Navy grounded on OLF
By BILL SANDIFER, Staff Writer
The Navy found itself locked out of Washington County Tuesday, following a ruling in Eastern District federal court.
U.S. District Court Chief Judge Terrence Boyle of Elizabeth City ordered a preliminary injunction against the Navy, halting any further actions toward completing an outlying landing field until twin civil lawsuits are heard. Those suits, filed in early January, have been consolidated.
The March 30 injunction hearing saw OLF opposition counsel and a Department of Justice attorney present legal arguments before Boyle.
A team from the Charlotte office of the Kennedy Covington law firm had filed suit on behalf of Washington and Beaufort counties. In a similar action, attorneys from the Chapel Hill office of the Southern Environmental Law Center sued on behalf of a coalition of conservation groups, including the National Audubon Society.
"On behalf of Washington and Beaufort counties, we are extremely pleased with the decision rendered by the court today," said Ray Owens, Kennedy Covington lead attorney, in a Tuesday news release. Along with attorneys Chris Lam and Kiran Mehta, Owens added, "The citizens of our counties have sought justice and we believe it has been rendered by Judge Boyle in our case."
The ruling followed a week of Navy land acquisitions -- about 30 percent, by Navy estimates, of the core acreage it seeks. The purchases of approximately 1,200 acres cost roughly $3.7 million.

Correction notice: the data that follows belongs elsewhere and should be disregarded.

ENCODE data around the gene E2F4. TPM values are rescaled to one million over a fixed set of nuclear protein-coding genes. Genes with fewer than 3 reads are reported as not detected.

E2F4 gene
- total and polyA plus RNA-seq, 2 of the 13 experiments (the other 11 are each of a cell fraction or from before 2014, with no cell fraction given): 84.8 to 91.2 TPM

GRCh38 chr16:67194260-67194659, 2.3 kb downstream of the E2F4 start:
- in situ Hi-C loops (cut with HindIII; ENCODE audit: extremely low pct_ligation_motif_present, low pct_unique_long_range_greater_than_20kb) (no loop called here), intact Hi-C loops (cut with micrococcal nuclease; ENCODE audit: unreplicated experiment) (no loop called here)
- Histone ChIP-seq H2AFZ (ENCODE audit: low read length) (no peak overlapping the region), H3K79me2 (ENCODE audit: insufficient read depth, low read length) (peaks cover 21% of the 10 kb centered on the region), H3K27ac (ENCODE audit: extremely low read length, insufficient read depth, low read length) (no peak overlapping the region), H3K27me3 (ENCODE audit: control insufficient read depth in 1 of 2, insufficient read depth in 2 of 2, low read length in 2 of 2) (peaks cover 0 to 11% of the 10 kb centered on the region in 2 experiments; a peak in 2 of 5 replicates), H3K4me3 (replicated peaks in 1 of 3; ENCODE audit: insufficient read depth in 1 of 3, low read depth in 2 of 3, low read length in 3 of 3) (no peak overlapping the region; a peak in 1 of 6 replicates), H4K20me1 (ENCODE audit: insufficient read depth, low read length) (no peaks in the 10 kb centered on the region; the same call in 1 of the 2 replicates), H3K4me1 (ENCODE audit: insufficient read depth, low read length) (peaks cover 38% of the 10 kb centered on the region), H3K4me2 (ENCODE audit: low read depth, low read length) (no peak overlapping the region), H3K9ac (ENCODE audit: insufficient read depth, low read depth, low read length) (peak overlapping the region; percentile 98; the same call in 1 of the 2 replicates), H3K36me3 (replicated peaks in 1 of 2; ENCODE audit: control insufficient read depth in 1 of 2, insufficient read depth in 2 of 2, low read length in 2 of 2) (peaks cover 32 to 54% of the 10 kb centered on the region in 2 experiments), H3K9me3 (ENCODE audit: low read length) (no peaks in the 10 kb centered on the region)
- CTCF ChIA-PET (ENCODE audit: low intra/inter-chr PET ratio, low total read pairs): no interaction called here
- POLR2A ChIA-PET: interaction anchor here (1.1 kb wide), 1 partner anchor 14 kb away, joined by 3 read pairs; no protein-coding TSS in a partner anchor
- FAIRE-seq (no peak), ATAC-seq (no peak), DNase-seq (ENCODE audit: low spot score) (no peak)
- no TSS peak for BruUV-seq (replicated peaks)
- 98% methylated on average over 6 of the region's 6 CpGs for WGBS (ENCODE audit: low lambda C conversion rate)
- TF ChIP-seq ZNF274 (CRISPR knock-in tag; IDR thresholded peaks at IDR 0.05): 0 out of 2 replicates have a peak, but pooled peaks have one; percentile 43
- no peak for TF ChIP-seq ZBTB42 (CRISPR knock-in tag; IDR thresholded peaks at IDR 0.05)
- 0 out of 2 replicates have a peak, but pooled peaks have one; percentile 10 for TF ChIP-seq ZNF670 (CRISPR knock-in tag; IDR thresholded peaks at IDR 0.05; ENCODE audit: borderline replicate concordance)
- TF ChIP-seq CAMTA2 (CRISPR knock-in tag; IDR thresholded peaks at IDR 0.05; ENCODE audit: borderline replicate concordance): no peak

The ruling drew an enthusiastic response from local officials and the grassroots organization North Carolinians Opposed to the OLF.
"This is a God-sent gift," said Doris Morris, NO OLF communications director. "This is what we wanted."
In a prepared statement, Morris offered the organization's position on Boyle's ruling:
"Our counties have joined together because this is the wrong site for military training. We are very happy with the judge's ruling. We hope that this will encourage the Navy to find a suitable location for an OLF site."
On a personal note, Morris added, "We still have a long battle in front of us, but this is a huge beginning."
"I am relieved and happy that Judge Boyle has ruled in our favor," said Jennifer Alligood, NO OLF chairman. "I hope the Navy will now find a more suitable site that will keep their pilots safe and not disrupt the lives of so many people."
Until the lawsuit is resolved, it's likely those disruptions will cease, said observers familiar with legal procedure.
The injunction's restrictions are stated succinctly in the conclusion of Boyle's ruling:
"The Court enjoins the Navy from directly or indirectly taking any further activity associated with constructing an OLF in Washington and Beaufort Counties, including but not limited to negotiations for land acquisition, site preparation, and construction, pending resolution of this lawsuit or until further order of this Court."
In the 19-page ruling, Boyle lays out the legal foundation for issuing the injunction, a ruling that requires determining "balance of harm."
The plaintiffs argued that landowners, wildlife and the environment would suffer greater harm from ongoing Navy OLF efforts than the Navy would suffer if the court required a halt until the pending civil suit was resolved.
The Navy countered, contending any delay in OLF plans could cause a "ripple" effect that would harm military training missions and readiness.
The judge agreed with the plaintiffs, finding that "the balance of harm is significantly weighted in Plaintiffs' favor. ... Once the land acquisition, site preparation, and construction on the OLF begin, the Navy's impartiality will be compromised, and it will be committed to proceeding with the project."